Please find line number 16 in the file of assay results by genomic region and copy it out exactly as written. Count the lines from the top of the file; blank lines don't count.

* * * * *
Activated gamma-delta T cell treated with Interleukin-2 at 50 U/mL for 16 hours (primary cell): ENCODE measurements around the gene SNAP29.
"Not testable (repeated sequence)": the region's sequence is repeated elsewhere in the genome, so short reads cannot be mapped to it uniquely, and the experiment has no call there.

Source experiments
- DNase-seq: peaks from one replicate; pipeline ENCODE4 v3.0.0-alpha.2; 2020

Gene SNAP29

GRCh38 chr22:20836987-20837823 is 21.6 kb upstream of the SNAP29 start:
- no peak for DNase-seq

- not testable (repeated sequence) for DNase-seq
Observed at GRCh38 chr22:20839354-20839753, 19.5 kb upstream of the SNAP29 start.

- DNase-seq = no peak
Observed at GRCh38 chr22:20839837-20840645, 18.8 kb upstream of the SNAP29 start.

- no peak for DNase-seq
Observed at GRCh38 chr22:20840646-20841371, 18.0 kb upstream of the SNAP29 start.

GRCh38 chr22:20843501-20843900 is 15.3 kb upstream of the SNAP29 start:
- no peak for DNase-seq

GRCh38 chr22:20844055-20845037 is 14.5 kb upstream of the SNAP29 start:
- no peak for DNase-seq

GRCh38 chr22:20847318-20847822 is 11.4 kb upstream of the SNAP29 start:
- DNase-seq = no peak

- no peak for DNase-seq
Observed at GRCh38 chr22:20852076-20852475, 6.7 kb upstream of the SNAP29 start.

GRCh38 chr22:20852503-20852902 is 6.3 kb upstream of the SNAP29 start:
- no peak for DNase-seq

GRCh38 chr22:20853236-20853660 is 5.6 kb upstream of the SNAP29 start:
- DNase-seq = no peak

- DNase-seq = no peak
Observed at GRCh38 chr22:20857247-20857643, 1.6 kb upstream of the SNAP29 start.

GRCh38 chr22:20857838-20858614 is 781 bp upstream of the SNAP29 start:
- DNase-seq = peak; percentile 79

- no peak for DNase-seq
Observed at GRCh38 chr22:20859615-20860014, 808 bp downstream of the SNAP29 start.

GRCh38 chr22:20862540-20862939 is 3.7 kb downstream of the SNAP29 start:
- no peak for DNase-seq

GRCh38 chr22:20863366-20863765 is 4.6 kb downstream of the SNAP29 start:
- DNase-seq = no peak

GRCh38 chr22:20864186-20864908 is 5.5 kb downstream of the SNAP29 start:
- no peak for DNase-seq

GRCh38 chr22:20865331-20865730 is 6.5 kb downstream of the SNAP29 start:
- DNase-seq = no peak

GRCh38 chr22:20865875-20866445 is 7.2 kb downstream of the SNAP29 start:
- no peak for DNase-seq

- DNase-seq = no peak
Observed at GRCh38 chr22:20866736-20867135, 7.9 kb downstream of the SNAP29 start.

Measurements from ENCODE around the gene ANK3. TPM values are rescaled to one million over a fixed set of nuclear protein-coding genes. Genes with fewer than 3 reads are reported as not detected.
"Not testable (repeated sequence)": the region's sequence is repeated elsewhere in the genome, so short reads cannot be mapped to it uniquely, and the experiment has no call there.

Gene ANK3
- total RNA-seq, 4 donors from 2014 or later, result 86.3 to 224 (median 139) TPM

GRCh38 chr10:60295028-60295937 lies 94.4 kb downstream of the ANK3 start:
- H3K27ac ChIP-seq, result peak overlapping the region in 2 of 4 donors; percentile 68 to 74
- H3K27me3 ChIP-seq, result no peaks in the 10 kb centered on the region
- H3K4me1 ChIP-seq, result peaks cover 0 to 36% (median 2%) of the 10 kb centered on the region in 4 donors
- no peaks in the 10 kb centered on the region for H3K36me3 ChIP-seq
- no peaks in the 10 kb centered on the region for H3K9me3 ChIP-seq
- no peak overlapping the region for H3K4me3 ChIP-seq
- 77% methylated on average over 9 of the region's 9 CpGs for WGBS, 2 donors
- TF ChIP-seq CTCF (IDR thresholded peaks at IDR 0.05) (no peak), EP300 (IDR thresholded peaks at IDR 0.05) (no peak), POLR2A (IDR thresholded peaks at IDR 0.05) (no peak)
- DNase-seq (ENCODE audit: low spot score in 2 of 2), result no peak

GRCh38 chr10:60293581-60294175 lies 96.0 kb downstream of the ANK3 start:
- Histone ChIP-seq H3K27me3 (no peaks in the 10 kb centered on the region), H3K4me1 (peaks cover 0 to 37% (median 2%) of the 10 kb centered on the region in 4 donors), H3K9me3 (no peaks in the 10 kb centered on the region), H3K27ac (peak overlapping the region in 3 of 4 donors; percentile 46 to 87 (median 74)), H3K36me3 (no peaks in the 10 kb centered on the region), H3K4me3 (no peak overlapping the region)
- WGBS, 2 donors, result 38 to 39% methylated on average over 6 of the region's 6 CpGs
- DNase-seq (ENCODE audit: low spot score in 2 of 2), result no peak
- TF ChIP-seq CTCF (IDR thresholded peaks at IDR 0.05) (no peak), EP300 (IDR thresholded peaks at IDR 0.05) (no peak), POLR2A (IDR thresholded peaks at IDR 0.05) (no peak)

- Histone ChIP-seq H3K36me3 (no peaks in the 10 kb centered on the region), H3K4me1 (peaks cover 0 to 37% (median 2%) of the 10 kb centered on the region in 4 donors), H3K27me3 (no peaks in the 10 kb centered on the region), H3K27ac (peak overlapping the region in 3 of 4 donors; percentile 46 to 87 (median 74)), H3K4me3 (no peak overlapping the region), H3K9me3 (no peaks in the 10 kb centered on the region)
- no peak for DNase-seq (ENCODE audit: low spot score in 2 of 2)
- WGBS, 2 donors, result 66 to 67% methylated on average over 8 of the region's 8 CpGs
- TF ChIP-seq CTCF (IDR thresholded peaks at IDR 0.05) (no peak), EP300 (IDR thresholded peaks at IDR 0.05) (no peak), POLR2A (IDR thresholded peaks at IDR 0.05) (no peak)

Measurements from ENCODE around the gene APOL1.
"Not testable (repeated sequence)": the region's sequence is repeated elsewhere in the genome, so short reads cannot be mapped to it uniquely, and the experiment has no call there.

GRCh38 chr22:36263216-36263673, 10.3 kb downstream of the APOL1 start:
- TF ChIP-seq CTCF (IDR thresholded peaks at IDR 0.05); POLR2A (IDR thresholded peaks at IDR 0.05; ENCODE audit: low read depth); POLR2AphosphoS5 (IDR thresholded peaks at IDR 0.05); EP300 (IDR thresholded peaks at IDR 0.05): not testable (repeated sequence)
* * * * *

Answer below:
GRCh38 chr22:20844055-20845037 is 14.5 kb upstream of the SNAP29 start: